All the documents you described will work to describe your system from the perspectives they capture. A class diagram is to show the structure of your project without needing to see the code, the fact your code is very structured is irrelevant. A DFD does not need to have a data storage listed, not all systems store data, but its still important to map how ...


4

Gernerally speaking if minor changes required updates to UML diagrams then I would consider the diagrams to be too detailed. I have found the best use of UML diagrams is to succinctly convey the design of a system. It's incredibly beenficial to be able to look at a class diagram or a deployment diagram and get a feel for the software compared to trawling ...


4

We've never used them. Edit Yes, I (we) have heard of them. Thanks for asking! :-) Seriously, we just don't use them. We ususally keep the diagraming to simple flow diagrams which are generally easier to read and understand.


4

First, define use cases for the transaction you are modeling. Define versions of the use case for happy path, and each of the rollback scenarios you wish to model. Each of these use case variations can be presented as a separate sequence diagram. Consider a very simple transaction -- client updates two tables, T1 and T2. Both updates need to succeed, or ...


4

Classic UML Diagram References Two great references for UML and its many diagram types include Martin Fowler's UML Distilled in which each diagram is described in much the same way as you might expect a pattern to be described (it is named, described, the forces on it are enumerated, and the applicability is identified). A more comprehensive reference is ...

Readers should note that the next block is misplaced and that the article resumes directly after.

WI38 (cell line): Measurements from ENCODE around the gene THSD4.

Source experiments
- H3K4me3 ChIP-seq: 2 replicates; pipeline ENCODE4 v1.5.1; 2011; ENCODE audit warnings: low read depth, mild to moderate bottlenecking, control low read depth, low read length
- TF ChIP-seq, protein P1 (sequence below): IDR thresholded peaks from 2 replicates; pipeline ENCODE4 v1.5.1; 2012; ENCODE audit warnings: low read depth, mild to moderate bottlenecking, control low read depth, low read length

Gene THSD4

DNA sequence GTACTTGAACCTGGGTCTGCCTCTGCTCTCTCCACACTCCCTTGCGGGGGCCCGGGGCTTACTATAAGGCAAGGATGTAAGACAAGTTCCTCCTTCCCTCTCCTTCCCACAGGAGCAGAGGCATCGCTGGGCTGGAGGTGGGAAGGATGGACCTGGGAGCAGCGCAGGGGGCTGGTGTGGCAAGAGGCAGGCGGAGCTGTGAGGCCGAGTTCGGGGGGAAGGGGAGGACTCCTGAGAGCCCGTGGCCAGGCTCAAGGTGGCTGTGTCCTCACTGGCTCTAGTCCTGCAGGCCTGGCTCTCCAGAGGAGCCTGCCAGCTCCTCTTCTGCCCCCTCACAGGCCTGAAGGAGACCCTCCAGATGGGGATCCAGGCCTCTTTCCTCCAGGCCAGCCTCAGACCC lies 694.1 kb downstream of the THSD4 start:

4

Well, it depends on the view the diagram belongs too. If the diagram is part of the Logical View or the Use Case View, it should not dive into the very details of the implementation because this view is concerned with the functionality provided to end users and may be used communicate the architecture to end users, domain experts and others who do not care ...


4

The level of abstraction provided by Entity Relationship Diagrams created with modeling tools, the entity model provided by EF, and UML class diagrams is almost the same. When I create my POCO entities I generally put them in my Model project with my other domain classes, and so a class diagram of the domain model contains the same POCO entities found in the ...


3

from UML Basics The sequence diagram is used primarily to show the interactions between objects in the sequential order that those interactions occur... so yes, it is perfectly valid to represent the sequence step 'ask the user for something'; each arrow does not necessarily correspond to one specific message